“Okay, you’re almost there, give it one last push!” Her excitement mixed with my adrenaline rush was as potent as the energy gels I’d be slurping down for the last hour.
With her poignant declaration around mile 25, I dropped into a place where I had gone many times before-during the births of my four children, while launching creative projects, taking on risky endeavors, and during emotionally and physically draining spans of life. I mined for any hidden strength inside me, then quickened my stride, flinging myself toward the coveted finish line.
Some may look at running 26.2 miles as pure insanity, or an epic accomplishment, but to me running my first marathon confirmed the hunch I had all along- life requires us to adopt a long-haul mentality. No matter who you are, runner or not, it makes no difference, all of us are ambling along a convoluted course.
The question becomes how do we survive, complete, and dare I say enjoy, this often grueling road? What are some ways we can stay in it for the long haul?
I have two ideas for us taken directly from my experiences as a runner over the last 30 years.
The first way to become a “long-hauler” is to find your pacers throughout life, even one can be enough.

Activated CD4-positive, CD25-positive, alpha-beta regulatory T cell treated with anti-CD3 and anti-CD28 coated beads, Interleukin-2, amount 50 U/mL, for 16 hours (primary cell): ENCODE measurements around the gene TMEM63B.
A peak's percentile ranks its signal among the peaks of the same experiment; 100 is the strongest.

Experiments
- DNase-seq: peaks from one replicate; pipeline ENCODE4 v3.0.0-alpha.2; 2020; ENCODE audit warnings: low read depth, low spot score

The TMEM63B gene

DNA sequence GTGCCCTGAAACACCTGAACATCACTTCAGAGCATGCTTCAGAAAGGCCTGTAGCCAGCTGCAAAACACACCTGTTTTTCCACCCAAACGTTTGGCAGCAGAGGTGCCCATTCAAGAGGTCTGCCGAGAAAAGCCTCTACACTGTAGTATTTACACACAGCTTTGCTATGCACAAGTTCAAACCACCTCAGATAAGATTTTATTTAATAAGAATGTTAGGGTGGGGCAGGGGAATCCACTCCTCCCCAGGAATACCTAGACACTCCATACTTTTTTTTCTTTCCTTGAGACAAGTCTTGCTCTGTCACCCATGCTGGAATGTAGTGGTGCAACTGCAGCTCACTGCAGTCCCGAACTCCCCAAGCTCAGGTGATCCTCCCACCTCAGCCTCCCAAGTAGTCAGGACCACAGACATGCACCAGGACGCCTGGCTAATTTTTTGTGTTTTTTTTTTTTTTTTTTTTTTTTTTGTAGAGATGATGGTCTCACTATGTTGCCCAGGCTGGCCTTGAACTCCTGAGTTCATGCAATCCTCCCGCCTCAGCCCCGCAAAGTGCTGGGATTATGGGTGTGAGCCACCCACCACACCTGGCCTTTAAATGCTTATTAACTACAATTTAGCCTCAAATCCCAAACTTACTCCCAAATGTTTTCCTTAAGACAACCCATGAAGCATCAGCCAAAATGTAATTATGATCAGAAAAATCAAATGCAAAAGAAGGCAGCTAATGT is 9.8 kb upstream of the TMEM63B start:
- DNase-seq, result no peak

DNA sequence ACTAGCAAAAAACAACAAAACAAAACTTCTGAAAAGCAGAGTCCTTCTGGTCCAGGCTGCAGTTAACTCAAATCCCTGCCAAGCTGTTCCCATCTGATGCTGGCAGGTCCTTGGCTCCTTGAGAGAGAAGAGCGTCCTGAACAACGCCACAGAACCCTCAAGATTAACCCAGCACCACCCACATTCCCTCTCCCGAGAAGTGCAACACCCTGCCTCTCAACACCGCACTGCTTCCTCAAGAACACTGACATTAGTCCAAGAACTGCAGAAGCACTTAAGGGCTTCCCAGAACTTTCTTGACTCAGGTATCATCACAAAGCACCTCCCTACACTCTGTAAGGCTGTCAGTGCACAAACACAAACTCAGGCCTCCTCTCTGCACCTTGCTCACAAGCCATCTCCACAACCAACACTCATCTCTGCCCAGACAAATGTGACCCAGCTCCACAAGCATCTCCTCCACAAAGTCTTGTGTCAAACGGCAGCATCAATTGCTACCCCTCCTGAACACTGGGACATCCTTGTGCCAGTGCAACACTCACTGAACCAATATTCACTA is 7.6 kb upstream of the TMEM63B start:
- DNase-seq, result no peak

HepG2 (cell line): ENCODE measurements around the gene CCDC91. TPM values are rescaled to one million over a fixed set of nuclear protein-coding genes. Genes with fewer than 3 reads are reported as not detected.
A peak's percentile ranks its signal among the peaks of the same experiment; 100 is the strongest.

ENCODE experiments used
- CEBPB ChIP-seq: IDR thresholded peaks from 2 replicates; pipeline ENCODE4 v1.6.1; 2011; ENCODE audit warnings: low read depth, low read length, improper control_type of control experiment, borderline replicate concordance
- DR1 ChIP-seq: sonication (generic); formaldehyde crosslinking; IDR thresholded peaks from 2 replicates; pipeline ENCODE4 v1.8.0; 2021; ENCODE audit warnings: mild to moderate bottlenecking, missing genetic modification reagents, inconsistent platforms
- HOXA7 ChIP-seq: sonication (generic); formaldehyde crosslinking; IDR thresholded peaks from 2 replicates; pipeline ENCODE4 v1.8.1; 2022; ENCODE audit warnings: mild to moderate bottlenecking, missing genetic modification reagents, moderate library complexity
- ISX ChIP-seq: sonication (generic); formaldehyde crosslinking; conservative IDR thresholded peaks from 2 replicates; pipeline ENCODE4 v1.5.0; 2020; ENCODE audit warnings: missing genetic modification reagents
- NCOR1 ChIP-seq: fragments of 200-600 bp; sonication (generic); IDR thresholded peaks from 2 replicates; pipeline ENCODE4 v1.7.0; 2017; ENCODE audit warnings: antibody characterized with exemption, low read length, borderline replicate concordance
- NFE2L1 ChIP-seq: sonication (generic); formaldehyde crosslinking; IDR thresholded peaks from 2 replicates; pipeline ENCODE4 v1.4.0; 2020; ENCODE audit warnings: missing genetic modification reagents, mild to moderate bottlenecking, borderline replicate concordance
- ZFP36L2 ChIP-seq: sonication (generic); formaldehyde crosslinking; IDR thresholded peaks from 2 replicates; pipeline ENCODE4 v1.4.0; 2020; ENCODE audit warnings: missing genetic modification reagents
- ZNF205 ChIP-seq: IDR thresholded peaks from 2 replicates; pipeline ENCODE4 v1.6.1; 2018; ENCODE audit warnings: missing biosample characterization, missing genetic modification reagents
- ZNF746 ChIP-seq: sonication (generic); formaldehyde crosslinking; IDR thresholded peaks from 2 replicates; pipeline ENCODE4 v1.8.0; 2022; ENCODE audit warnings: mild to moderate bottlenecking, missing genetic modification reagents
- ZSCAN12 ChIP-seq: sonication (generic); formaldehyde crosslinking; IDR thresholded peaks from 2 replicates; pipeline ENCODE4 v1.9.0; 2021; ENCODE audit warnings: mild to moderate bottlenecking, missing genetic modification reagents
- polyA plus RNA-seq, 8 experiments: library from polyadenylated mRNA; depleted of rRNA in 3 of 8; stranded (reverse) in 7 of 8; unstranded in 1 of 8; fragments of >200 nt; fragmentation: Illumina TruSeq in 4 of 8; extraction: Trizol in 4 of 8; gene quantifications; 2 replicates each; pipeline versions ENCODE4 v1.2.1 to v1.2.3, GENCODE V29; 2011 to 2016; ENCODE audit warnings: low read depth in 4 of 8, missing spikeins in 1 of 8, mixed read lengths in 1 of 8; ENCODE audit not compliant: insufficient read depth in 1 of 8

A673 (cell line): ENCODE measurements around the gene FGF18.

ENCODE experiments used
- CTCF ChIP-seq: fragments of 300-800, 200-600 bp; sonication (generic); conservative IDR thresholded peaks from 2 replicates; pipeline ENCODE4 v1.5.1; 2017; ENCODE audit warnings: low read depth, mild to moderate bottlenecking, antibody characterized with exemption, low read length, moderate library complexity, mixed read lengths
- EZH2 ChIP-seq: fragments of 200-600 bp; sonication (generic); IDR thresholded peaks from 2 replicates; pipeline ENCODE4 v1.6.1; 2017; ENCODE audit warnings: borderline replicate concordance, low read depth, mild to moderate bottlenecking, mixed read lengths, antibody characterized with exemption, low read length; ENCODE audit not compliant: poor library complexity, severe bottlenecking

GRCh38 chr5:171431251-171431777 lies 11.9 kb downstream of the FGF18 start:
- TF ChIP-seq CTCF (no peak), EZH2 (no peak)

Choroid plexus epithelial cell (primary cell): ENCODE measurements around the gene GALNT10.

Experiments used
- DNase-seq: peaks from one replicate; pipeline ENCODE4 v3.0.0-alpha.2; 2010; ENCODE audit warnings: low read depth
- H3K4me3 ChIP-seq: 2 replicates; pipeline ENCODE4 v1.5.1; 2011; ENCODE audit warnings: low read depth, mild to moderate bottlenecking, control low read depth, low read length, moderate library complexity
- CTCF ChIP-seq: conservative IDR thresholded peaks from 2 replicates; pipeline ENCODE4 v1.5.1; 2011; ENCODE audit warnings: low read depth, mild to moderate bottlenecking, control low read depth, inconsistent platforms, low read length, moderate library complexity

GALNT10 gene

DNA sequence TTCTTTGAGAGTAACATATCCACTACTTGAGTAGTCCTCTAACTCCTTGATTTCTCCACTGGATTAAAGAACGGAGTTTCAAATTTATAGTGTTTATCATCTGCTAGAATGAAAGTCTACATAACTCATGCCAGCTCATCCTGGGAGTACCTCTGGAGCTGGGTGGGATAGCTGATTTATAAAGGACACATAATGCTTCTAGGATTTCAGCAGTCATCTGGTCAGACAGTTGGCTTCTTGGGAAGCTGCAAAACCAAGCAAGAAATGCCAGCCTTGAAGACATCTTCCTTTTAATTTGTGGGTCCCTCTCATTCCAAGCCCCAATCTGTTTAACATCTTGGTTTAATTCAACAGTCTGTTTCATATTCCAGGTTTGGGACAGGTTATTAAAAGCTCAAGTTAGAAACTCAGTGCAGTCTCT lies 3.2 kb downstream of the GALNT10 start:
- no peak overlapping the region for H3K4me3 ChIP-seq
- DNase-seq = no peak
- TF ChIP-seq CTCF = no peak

The moment I showed up at the starting line of the marathon, I found the person who would be my pacer and joined a group of others who would be running at a similar speed.
If I think back over the greatest accomplishments in my life, they all happened within the chemistry of simple camaraderie. Before my belly even popped out, I found a midwife to convince me I was strong enough to grow and deliver a 7-pound fully formed human and also learned my body was designed for such a feat.
Pacers, like midwives or any cherished guides or trusted friends, are witnesses first and foremost. They take notice of our work, give attention to our growth, listen to our breathing, observe our stride, and acknowledge our efforts. With every step they strive to see you and almost like magic, we suddenly become crazy enough to think we can do the impossible thing we signed up for. We meet our true selves in their presence, and we sink our teeth into the thickest, juiciest parts of life that we might have avoided otherwise.